Under the North Carolina Wrongful Death Statute, damages that may be recovered for death by wrongful act include expenses for care, treatment and hospitalization incident to the injury resulting in the death, pain and suffering, reasonable funeral expense and the present monetary value of the deceased to the next-of-kin.
Georgia’s wrongful death statute provides for two categories of wrongful death damages. The claim brought by the surviving family members is for the “full value of the life of the deceased.” Unlike the North Carolina statute, Georgia’s wrongful death statute views the full value of the decedent’s life from the perspective of the decedent. That is, the value of the life is essentially what the decedent lost as a result of the premature death. This includes such particular items as lost wages and benefits together with the loss of companionship and other intangible benefits.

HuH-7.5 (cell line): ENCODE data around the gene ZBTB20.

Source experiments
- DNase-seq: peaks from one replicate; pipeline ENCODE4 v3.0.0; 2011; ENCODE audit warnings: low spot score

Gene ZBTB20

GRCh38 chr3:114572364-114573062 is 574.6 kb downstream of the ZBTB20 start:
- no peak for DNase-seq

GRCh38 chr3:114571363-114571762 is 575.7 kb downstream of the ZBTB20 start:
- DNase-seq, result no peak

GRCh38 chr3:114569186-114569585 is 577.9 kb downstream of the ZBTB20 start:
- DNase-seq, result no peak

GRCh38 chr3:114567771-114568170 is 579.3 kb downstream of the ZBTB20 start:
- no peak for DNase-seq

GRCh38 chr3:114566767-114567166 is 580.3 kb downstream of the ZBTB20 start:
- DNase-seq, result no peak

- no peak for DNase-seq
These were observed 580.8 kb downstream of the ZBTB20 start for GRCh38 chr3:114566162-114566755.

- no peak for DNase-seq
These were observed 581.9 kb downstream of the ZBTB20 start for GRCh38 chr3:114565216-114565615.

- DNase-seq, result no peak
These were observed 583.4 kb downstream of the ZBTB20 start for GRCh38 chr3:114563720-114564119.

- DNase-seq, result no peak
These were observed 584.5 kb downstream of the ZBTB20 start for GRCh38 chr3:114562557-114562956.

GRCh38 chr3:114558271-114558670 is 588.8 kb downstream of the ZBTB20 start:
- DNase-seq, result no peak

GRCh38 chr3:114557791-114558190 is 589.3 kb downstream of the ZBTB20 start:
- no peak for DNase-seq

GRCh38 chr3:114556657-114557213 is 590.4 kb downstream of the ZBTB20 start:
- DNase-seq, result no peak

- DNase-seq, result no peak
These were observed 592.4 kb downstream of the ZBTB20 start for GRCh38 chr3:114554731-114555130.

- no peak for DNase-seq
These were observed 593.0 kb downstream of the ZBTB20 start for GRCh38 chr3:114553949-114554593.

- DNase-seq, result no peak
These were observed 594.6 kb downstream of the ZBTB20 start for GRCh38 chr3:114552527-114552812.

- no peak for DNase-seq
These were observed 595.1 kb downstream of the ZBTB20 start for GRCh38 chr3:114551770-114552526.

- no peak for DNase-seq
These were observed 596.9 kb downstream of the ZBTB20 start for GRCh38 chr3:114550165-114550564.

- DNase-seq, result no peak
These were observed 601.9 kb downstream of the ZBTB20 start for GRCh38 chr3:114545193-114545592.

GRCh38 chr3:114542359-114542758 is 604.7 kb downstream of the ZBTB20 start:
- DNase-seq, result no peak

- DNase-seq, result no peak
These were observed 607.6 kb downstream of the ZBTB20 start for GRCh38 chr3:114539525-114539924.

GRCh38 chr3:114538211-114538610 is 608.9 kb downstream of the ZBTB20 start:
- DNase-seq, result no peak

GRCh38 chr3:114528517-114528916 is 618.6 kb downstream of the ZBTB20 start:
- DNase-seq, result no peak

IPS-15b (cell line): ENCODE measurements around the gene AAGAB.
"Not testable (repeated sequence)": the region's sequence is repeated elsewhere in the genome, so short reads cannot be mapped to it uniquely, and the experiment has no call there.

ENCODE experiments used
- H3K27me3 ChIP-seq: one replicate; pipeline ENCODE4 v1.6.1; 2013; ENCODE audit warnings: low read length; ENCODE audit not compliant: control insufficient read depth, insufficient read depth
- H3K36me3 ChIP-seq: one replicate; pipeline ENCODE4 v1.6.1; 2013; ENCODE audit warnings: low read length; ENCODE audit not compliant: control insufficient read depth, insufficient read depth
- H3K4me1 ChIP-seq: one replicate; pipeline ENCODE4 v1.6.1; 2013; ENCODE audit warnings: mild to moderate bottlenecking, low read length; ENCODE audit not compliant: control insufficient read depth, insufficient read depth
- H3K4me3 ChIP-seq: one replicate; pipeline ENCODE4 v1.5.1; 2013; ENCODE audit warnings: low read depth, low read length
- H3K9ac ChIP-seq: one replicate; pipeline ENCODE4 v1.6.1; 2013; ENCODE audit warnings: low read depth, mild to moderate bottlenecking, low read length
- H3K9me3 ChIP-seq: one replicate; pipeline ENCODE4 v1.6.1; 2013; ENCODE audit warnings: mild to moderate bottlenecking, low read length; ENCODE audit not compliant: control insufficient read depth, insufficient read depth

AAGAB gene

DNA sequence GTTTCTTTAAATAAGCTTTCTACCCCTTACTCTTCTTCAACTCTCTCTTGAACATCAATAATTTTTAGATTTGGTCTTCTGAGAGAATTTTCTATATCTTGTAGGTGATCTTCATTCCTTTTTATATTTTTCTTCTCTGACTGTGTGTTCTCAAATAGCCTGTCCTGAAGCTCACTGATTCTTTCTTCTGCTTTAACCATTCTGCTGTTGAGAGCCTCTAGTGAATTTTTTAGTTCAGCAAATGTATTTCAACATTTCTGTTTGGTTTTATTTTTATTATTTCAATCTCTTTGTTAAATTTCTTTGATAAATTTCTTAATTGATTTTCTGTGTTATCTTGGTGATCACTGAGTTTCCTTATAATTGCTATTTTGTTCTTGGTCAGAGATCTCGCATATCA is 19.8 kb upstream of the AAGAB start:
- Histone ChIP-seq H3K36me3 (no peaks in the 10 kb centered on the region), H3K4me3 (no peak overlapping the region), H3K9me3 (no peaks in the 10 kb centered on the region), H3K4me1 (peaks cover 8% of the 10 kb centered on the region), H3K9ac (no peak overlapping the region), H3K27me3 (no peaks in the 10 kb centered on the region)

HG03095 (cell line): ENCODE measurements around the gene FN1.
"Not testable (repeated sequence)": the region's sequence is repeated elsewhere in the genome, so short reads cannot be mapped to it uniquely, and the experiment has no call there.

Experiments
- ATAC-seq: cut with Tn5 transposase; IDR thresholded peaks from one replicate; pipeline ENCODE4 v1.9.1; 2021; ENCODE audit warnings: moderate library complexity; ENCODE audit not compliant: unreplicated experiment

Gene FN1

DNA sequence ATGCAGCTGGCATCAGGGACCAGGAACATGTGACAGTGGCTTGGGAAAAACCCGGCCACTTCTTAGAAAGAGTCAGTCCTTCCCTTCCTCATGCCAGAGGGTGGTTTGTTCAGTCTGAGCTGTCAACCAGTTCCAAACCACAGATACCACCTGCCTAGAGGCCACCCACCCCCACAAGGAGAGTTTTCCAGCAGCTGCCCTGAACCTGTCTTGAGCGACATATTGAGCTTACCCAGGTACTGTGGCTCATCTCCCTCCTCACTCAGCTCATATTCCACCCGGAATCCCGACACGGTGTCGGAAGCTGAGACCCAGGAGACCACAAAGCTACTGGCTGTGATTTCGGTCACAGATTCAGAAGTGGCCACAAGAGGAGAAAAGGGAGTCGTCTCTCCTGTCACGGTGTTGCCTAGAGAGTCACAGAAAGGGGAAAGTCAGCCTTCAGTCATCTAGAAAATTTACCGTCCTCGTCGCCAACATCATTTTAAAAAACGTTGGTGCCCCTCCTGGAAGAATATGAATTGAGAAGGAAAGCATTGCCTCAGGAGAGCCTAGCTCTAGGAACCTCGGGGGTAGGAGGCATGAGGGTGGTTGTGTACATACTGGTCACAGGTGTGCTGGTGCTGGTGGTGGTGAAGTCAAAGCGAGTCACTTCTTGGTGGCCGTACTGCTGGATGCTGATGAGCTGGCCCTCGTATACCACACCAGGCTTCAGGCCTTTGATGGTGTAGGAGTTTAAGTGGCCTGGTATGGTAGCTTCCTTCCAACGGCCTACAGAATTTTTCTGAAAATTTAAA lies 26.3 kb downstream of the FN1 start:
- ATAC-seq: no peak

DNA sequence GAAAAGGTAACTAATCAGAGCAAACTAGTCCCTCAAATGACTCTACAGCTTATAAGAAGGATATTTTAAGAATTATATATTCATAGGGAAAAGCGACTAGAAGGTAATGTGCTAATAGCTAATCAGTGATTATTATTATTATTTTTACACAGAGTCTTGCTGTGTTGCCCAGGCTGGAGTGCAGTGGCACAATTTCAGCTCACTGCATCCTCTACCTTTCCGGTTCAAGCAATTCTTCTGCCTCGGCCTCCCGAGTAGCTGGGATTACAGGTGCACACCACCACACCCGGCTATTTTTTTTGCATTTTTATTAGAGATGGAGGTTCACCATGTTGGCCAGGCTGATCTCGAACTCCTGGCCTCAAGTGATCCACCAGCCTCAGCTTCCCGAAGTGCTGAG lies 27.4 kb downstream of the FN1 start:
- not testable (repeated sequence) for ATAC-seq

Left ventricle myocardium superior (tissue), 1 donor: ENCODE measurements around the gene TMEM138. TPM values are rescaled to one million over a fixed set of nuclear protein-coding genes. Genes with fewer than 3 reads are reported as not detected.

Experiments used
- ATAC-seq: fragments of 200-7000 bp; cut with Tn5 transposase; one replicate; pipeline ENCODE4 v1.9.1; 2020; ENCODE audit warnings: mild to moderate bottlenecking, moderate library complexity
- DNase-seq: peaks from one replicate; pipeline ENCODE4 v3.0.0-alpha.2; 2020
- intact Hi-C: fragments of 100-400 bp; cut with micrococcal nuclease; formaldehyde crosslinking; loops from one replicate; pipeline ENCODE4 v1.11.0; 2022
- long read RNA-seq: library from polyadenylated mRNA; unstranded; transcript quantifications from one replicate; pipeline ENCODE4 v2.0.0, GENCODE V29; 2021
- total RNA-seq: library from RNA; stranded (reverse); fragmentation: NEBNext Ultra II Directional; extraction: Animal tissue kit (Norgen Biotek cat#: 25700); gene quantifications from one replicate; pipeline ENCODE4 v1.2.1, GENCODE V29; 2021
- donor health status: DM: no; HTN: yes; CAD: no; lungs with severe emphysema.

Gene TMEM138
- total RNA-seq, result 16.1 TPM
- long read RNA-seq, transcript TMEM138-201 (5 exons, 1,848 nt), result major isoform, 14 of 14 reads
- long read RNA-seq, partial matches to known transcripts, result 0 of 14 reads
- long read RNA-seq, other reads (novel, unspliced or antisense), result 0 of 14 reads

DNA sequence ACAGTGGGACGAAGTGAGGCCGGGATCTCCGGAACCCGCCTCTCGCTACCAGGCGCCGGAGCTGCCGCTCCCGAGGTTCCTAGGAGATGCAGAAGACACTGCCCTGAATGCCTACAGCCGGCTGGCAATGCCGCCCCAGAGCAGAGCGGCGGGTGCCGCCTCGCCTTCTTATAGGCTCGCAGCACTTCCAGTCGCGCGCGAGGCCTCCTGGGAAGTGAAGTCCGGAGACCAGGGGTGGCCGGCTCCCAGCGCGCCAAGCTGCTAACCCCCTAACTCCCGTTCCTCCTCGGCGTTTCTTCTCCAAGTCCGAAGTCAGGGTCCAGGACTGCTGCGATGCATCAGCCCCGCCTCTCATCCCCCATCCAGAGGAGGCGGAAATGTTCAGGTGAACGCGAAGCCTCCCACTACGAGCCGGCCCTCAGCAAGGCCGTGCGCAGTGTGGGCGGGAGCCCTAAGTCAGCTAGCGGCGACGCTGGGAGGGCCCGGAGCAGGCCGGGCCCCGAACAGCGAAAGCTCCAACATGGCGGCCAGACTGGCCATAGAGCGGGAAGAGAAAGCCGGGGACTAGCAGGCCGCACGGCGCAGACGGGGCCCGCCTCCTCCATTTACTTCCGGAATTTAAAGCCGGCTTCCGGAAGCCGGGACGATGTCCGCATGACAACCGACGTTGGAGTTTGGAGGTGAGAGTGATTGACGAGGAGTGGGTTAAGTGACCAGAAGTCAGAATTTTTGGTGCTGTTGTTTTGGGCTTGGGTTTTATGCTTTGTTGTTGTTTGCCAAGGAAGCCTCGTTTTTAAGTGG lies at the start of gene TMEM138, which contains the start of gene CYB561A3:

The second type of wrongful death damages in Georgia is the claim brought by the personal representative of the decedent’s estate. This claim includes funeral and burial expenses, any pain and suffering consciously suffered by the decedent prior to death and medical expenses related to the decedent’s last illness or injury.
There is no rule or precise formula for measuring the value of a wrongful death claim. The law governing the types of damages that may be awarded in a wrongful death case and the evidence used to prove those damages is complicated. Settling a wrongful death before our Accident and Injury Attorneys have an opportunity to carefully determine what damages may be available to you and prepare the most convincing evidence of those damages is not recommended.